Beatrice McMillan Field (1908-1986) BA 1928 Newcomb College (Latin); MA 1942 Graduate School (Latin) Director of Alumni Activities, Tulane University, 1942-1976
If you polled Tulane’s 20th century alumni and asked them who was the one person they remembered the most from their years at Tulane, many would not hesitate to respond with the name of former Director of Alumni Affairs, Beatrice “Bea” Field. For many, Queen Bea *was* Tulane.
Bea won a scholarship to Newcomb College in 1924 and upon arrival from Lake Charles, Louisiana, she immediately jumped into collegiate life, joining several organizations. By sophomore year, she was Class Secretary, and she belonged to more groups and participated in more activities than any other woman in her class. She was elected president of her class in her junior year, while maintaining a rigorous activity schedule. In Newcomb College, an honorary fraternity –Alpha Sigma Sigma–was organized in 1916 to promote interest in college and class activities; to belong, a student was elected into the fraternity during their junior year in recognition of their outstanding participation and class loyalty. I don’t think there could have been anyone who belonged to more organizations or teams than Bea.
In her senior year alone, in addition to being elected into Alpha Sigma Sigma, Bea was president of the Newcomb Student Government Association, a member of the Tulane Student Council, the Newcomb Student Council, the Jennie C. Nixon Debating Club, the Newcomb Dramatic Club, the Josephine Louise House Council, the Y.W.C.A. House Council, was Comus in the May Day pageant, and was voted Most Popular in the Jambalaya Popularity Contest. And, although she regretfully quit playing both Newcomb basketball and baseball after three years in order to make room for all of those activities, she did still continue to play volleyball for a fourth year… Whew!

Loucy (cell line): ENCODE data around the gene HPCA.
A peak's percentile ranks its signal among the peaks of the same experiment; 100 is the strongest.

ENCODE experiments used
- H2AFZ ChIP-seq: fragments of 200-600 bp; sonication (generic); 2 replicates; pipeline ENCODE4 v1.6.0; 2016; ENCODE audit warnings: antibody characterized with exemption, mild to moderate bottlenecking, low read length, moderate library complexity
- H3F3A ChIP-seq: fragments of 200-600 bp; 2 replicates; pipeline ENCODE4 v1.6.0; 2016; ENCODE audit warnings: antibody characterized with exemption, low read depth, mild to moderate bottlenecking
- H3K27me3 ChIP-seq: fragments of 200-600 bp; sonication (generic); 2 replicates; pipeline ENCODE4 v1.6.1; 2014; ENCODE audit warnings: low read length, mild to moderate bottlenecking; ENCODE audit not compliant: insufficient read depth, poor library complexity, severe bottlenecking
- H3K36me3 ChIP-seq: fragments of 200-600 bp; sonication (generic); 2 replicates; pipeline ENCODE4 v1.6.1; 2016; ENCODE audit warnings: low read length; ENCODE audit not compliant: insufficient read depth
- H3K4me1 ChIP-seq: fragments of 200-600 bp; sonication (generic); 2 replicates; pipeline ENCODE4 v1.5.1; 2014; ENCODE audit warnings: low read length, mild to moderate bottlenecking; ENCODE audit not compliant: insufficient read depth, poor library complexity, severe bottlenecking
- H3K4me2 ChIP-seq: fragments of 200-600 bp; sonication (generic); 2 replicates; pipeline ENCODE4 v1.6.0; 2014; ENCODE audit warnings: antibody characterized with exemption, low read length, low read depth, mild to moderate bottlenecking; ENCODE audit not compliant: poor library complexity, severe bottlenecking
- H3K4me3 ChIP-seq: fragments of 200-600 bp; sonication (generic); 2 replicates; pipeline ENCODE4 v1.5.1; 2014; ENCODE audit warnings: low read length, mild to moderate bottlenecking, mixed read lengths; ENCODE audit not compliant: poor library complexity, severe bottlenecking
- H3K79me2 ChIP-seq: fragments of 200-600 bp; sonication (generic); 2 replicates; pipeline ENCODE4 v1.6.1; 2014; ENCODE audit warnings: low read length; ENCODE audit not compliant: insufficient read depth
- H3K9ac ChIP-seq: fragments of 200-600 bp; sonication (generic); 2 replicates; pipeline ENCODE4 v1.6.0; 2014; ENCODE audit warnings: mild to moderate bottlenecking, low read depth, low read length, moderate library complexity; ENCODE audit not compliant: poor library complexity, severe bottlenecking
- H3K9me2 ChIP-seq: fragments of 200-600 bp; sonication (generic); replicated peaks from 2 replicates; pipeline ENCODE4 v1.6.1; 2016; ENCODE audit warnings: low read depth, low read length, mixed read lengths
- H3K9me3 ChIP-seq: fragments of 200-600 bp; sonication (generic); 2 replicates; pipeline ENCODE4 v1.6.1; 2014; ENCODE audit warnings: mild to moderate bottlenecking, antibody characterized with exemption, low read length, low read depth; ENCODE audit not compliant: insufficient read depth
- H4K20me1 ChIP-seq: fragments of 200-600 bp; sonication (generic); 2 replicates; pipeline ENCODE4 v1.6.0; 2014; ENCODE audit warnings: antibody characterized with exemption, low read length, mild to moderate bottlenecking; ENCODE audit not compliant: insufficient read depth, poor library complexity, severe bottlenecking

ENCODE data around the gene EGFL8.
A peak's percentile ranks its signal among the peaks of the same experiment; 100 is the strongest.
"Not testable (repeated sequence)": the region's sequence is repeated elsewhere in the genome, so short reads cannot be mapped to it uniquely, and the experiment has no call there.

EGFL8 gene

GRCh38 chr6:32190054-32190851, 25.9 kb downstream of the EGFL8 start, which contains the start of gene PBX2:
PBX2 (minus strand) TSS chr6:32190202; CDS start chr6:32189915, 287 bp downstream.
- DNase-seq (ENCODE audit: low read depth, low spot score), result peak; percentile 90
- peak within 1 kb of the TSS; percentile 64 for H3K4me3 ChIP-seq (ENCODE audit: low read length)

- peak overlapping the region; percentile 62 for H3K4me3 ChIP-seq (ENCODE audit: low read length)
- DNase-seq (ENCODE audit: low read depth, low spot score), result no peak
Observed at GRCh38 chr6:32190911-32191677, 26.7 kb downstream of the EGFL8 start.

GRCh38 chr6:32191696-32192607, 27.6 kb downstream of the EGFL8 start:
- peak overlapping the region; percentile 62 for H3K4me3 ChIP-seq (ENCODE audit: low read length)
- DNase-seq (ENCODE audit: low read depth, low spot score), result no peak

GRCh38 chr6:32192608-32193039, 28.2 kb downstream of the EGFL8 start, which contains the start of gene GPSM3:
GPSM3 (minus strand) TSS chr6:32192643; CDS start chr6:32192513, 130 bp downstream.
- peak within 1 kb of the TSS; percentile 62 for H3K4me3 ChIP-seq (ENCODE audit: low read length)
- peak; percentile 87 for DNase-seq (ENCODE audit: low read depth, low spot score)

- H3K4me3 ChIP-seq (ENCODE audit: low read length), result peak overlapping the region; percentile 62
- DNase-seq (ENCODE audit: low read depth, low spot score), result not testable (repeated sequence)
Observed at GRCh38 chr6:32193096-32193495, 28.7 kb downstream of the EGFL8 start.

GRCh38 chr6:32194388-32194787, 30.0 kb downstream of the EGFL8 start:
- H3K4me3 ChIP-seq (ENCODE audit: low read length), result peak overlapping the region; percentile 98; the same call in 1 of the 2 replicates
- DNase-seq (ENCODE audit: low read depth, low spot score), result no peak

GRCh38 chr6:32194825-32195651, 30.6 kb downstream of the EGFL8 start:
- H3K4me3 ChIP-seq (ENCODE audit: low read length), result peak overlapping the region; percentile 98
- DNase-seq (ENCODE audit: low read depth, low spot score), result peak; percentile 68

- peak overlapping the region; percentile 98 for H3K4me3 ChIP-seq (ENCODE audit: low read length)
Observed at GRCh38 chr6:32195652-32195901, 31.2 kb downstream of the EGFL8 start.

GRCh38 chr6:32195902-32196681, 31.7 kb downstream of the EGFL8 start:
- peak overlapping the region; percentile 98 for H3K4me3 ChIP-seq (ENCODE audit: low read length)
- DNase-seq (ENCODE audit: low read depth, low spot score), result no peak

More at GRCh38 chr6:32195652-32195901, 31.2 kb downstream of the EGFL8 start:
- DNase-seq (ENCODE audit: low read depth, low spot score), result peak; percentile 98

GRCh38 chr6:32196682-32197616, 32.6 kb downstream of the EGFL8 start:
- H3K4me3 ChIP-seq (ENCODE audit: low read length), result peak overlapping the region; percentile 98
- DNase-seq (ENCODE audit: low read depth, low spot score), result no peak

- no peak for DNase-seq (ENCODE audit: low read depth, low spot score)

Bea earned her bachelor’s degree in Latin from Newcomb College in 1928 and later, a master’s degree in Latin from Tulane in 1942. Appointed assistant director of alumni services while still a student, she spent her entire career as the head of alumni activities at Tulane, starting in 1942 and working for 34 years until her retirement in 1976. She was the most well-known Tulanian among alumni groups not only due to her high vocational visibility and distinction, but probably also due to the use of her hand-held amplified megaphone at football games!
In 1954, Bea established the Tulane Educational Conference as a way for Tulane faculty to get out on the road to bring its scholarly research to the alumni clubs in distant cities. For 22 years, the annual Tulane Educational Conference was one of the top notch alumni outreach projects in the country. Bea was also responsible for creating the Tulane Alumni Fund, which received national recognition as well.
Bea’s innovation and job performance excellence was recognized beyond the Tulane community. In 1964-1965, she was elected national chairman of the board of the American Alumni Council, a position only she and one other woman held during the existence of that esteemed group (1913-1974) before it merged with American College Public Relations Association to form the current Council for Advancement and Support of Education). On campus, she was honored as well: The Beatrice Field Scholarship was established by the presidents under whom she served (Dr. Rufus Harris, Dr. Herbert Longenecker, and Dr. Sheldon Hackney) to provide assistance for needy students. The Bea Field Alumni Relations award was established by the Tulane Student Senate to recognize outstanding contributions made by students to student-alumni relations. After her retirement in 1976, Bea stayed on at Tulane as a consultant to Tulane’s president and put her encyclopedic knowledge of the alumni of the university to good use, compiling a historical fact book of the university titled “Potpourri: An Assortment of Tulane’s People and Places,” which was released in August 1983. Shortly before her death in 1986, she received Newcomb’s Lifetime Service Award.
For all of her achievements, she was fondly known as “Miss Tulane,”and in recognition of all that she did for Tulane, the Alumni House was officially renamed the Bea Field Alumni House in 2011. A portrait of Bea, given by past presidents of the Alumni Association, hangs in the Alumni House to welcome alumni back.
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